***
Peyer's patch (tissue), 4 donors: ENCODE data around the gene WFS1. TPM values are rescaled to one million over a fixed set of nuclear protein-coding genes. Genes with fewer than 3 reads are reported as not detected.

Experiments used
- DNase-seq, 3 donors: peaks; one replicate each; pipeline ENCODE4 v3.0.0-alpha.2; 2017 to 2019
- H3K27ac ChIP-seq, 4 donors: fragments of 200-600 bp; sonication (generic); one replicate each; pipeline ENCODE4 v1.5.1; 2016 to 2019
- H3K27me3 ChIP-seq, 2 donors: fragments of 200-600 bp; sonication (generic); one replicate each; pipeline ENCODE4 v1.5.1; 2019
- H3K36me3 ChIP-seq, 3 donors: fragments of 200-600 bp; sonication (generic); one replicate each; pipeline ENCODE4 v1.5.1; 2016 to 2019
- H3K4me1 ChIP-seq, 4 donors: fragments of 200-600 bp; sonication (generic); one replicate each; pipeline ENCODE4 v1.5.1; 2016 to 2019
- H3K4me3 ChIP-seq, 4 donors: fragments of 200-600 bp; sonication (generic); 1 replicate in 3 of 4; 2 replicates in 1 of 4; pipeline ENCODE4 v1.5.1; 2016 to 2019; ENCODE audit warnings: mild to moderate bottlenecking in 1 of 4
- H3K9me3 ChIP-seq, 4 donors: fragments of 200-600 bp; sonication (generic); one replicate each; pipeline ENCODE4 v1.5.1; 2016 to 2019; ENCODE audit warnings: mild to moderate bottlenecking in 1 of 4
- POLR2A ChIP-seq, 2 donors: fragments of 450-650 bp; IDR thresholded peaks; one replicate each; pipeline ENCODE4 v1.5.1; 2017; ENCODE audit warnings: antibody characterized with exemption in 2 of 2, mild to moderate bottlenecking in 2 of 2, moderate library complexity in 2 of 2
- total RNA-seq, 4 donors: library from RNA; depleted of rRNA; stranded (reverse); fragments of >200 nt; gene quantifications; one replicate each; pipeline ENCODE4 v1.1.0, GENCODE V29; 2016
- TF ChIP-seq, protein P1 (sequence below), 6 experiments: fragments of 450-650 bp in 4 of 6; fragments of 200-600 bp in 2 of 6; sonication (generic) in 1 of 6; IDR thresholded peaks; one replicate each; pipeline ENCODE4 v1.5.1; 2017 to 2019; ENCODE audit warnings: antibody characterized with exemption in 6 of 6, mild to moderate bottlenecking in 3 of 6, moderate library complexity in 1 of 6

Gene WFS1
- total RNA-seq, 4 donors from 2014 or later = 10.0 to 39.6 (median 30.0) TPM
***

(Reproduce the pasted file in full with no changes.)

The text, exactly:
Peyer's patch (tissue), 4 donors: ENCODE data around the gene WFS1. TPM values are rescaled to one million over a fixed set of nuclear protein-coding genes. Genes with fewer than 3 reads are reported as not detected.

Experiments used
- DNase-seq, 3 donors: peaks; one replicate each; pipeline ENCODE4 v3.0.0-alpha.2; 2017 to 2019
- H3K27ac ChIP-seq, 4 donors: fragments of 200-600 bp; sonication (generic); one replicate each; pipeline ENCODE4 v1.5.1; 2016 to 2019
- H3K27me3 ChIP-seq, 2 donors: fragments of 200-600 bp; sonication (generic); one replicate each; pipeline ENCODE4 v1.5.1; 2019
- H3K36me3 ChIP-seq, 3 donors: fragments of 200-600 bp; sonication (generic); one replicate each; pipeline ENCODE4 v1.5.1; 2016 to 2019
- H3K4me1 ChIP-seq, 4 donors: fragments of 200-600 bp; sonication (generic); one replicate each; pipeline ENCODE4 v1.5.1; 2016 to 2019
- H3K4me3 ChIP-seq, 4 donors: fragments of 200-600 bp; sonication (generic); 1 replicate in 3 of 4; 2 replicates in 1 of 4; pipeline ENCODE4 v1.5.1; 2016 to 2019; ENCODE audit warnings: mild to moderate bottlenecking in 1 of 4
- H3K9me3 ChIP-seq, 4 donors: fragments of 200-600 bp; sonication (generic); one replicate each; pipeline ENCODE4 v1.5.1; 2016 to 2019; ENCODE audit warnings: mild to moderate bottlenecking in 1 of 4
- POLR2A ChIP-seq, 2 donors: fragments of 450-650 bp; IDR thresholded peaks; one replicate each; pipeline ENCODE4 v1.5.1; 2017; ENCODE audit warnings: antibody characterized with exemption in 2 of 2, mild to moderate bottlenecking in 2 of 2, moderate library complexity in 2 of 2
- total RNA-seq, 4 donors: library from RNA; depleted of rRNA; stranded (reverse); fragments of >200 nt; gene quantifications; one replicate each; pipeline ENCODE4 v1.1.0, GENCODE V29; 2016
- TF ChIP-seq, protein P1 (sequence below), 6 experiments: fragments of 450-650 bp in 4 of 6; fragments of 200-600 bp in 2 of 6; sonication (generic) in 1 of 6; IDR thresholded peaks; one replicate each; pipeline ENCODE4 v1.5.1; 2017 to 2019; ENCODE audit warnings: antibody characterized with exemption in 6 of 6, mild to moderate bottlenecking in 3 of 6, moderate library complexity in 1 of 6

Gene WFS1
- total RNA-seq, 4 donors from 2014 or later = 10.0 to 39.6 (median 30.0) TPM